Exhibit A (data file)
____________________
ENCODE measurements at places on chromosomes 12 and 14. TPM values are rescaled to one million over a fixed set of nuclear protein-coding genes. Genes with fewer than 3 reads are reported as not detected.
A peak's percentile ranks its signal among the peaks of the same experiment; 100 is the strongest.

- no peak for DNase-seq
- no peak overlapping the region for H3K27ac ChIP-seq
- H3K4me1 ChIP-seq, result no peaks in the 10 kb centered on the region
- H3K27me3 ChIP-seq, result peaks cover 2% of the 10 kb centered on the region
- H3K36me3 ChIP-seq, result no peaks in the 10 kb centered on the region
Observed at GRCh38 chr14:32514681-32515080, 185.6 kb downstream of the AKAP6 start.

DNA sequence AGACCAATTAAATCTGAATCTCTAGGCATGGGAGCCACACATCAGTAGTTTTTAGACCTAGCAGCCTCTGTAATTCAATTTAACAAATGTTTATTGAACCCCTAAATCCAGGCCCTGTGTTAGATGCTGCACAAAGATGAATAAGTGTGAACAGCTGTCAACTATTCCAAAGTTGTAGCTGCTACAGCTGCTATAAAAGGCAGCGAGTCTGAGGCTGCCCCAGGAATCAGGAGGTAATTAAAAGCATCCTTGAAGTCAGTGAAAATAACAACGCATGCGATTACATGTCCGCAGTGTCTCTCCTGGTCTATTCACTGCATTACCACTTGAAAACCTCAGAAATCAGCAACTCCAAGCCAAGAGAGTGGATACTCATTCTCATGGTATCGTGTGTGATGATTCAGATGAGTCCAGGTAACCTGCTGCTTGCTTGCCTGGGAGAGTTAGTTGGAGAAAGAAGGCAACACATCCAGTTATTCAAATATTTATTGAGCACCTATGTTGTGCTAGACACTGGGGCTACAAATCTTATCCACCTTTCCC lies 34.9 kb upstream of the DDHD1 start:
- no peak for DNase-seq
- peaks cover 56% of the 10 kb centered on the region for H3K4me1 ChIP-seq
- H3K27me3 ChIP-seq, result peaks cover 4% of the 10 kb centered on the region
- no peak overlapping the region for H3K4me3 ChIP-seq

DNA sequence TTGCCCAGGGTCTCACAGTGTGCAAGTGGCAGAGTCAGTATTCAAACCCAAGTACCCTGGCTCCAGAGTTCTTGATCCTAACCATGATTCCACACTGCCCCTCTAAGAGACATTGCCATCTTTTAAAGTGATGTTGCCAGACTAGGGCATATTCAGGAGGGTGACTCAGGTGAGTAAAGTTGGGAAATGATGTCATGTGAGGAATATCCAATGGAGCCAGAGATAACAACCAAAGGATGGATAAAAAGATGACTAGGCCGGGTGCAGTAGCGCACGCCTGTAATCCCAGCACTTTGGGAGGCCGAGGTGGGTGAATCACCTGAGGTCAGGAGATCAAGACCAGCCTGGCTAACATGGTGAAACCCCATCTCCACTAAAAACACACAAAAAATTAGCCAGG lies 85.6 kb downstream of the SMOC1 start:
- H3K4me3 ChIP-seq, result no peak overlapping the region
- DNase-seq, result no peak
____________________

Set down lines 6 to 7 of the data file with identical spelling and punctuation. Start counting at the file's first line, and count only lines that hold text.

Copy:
- H3K27me3 ChIP-seq, result peaks cover 2% of the 10 kb centered on the region
- H3K36me3 ChIP-seq, result no peaks in the 10 kb centered on the region